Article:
Emanuel Paparella2008-12-21 16:25:20
Both Yale and Harvard University have endowed chairs of Dante scholarship. I have a proposal, why don't we write to their Presidents and Deans and ask them to refrain from teaching Dante till Mr. S. has had an opportunity to learn the language and assess the worth of such poetry being taught to impressionable minds. If the assessment of the Grand Inquisitor of politival correctness is positive, all is well that ends well. If on the other hand it is negative (and there are hints that such will be the final judgment in the above message...and its biased description of Medieval times) then tehy may once and for all consign all books by Dante and on Dante to a big philistine bonfire and be done with peddling second rate poetry to impressionable minds; they could replace all that fantasy stuff with hard-nosed science which yelds reality and idols the materialist positivistic Naked Ape can hold in his paw and worship.

Sand2008-12-21 17:15:11
Why Paparella! I didn't render any verdict on Dante and I explicitly said so. Why do you think I should burden your revered authorities with a suspended opinion? Or are you eager to throw Dante into your bonfire and my non-opinion frustrates your eagerness?

Emanuel Paparella2008-12-21 19:09:11
I still don't understand why one would insist on rummaging through what one consider garbage. On the other hand I am beginning to understand why some put the ocean between themselves and those they have smeared and slandered, for after all there are legal remedies to that kind of undesirable proclivity, some states even consider it a criminal act. That is not to put under a cloud of suspicion all expatriates, but the spectable you have made of yourself in this forum leads one to wonder, for it certainly does not enhance their standing with those they have left behind.

AP2008-12-21 19:36:33
I believe so.
"Both Yale and Harvard University have endowed chairs of Dante scholarship"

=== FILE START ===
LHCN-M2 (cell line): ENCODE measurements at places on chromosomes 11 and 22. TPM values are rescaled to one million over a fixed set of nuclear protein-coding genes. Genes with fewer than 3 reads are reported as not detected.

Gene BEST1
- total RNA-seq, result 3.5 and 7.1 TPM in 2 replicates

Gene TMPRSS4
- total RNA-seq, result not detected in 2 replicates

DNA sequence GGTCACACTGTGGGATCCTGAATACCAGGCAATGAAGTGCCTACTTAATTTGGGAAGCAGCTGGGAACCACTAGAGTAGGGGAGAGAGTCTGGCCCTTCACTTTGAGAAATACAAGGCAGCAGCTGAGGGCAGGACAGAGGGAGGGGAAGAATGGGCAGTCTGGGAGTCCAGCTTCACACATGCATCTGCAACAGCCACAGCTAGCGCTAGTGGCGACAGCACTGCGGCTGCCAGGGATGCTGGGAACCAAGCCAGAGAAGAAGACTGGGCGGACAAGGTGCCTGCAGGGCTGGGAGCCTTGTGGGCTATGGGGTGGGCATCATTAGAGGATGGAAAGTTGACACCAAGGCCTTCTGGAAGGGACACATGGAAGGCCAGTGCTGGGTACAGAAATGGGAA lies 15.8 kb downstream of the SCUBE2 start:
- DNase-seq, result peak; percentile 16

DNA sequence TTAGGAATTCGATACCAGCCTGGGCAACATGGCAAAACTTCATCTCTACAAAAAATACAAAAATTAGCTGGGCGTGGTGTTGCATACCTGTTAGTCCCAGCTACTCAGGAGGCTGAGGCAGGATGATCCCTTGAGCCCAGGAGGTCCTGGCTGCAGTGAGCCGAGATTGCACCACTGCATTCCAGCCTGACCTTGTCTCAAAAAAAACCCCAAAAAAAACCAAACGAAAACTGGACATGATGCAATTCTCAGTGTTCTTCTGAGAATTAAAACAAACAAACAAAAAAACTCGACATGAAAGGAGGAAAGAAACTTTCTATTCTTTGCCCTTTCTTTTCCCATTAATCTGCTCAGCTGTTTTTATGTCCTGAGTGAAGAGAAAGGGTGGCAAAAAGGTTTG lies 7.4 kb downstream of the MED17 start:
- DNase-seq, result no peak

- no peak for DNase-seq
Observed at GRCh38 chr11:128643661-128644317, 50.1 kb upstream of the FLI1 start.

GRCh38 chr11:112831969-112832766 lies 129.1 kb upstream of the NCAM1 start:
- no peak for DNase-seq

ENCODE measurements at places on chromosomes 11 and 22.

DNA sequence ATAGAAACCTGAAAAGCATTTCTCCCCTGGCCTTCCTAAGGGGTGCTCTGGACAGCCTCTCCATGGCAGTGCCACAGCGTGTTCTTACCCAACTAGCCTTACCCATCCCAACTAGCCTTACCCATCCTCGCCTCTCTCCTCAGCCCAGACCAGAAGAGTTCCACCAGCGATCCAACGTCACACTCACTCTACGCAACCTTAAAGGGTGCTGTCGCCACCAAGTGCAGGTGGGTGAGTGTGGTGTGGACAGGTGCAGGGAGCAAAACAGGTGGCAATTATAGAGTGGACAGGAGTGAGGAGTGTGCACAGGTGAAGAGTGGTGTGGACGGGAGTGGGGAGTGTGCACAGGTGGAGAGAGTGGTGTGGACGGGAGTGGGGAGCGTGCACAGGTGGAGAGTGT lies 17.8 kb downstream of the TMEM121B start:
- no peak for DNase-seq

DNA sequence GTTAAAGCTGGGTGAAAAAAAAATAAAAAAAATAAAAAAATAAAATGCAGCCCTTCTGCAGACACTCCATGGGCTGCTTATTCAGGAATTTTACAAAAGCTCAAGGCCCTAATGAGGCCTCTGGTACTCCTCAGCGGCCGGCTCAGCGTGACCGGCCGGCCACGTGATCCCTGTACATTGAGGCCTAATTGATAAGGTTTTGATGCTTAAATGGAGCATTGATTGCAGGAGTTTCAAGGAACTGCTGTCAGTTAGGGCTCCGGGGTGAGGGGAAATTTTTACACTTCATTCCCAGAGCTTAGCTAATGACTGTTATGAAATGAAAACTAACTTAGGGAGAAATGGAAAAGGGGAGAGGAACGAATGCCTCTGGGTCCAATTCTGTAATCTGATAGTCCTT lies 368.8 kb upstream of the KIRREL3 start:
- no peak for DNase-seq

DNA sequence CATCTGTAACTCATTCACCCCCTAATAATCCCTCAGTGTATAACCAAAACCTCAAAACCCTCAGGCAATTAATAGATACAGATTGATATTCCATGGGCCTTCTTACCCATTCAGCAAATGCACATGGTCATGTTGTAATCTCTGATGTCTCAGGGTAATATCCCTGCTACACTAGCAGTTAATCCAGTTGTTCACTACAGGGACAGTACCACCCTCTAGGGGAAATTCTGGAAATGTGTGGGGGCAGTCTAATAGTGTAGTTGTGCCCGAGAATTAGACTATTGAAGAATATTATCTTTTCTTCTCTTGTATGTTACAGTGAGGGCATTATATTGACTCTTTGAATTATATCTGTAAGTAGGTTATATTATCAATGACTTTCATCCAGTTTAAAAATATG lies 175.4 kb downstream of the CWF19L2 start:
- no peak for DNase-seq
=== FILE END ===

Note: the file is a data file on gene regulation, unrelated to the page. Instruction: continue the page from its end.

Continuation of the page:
He was a great poet.
But how can one, for example, decide with no doubt which one is "better": Homer, Ovid, Sophocles, Euripides, Li Bai, Shakespeare, Whitman, Baudelaire, Khayyam, Matsuo Basho, Al-Mutanabbi, Tu Fu and Li Po, Goethe, Camões, Cervantes, Neruda, Lope de Vega, Lorca, al-Zahawi, Rilke, Gibran, Vallejo, Sappho, Angelou, Blake , Byron, Cummings, Dumas, Eliot, Octavio Paz, Wild, Victor Hugo, Celan, Brecht, Wordsworth, Mistral, Milosz, Drummond, Strindberg, Stevenson, Apollinaire, Seferis, Machado, Kochanowski, Artaud, Gumilyov, Bandeira, Slaveykov, Andersen, Blandiana, Corneille, Cendrars, Eminescu, Maeterlinck, Borges, Al Mu'Tamid, Horace, Tsvetayeva, Hellaakoski, Plath, Michaux, Éluard, Claudel, Koskenniemi, Ibsen, Avicenna, W.C. Williams, Almqvist, Fujiwara no Teika, Virgil, Embirikos, Ritsos, al-Bistami, Topelius, Akhmatova, Michizane, Darío, Gabirol, Haavio, Pessoa, Cavafy, Klaus, Panagoulis, Aristophanes, Stein, Millay, Holderlin, Yeats, Cernuda, Pasternak, Hesiod, Pushkin, As-Salami, etc.?

AP2008-12-21 19:40:04
Mr. P., those suggestions about expatriates running away from justice are absurd. It's like saying: "how can anyone decide to live anywhere but here?"

AP2008-12-21 19:44:51
I've faced that kind of attitude for leaving my country... by stupid people. It's not original and such arguments are ridicule. No one woes fidelity but to oneself. A country is a virtual thing invented by men to complicate everything.

Sand2008-12-21 20:06:25
Shame on you, Paparella, for cowering behind an ocean and falsely accusing me of slander when I am merely trying desperately to correct your childish misconceptions and occasional outright revisions of history. Where's your sense of gratitude?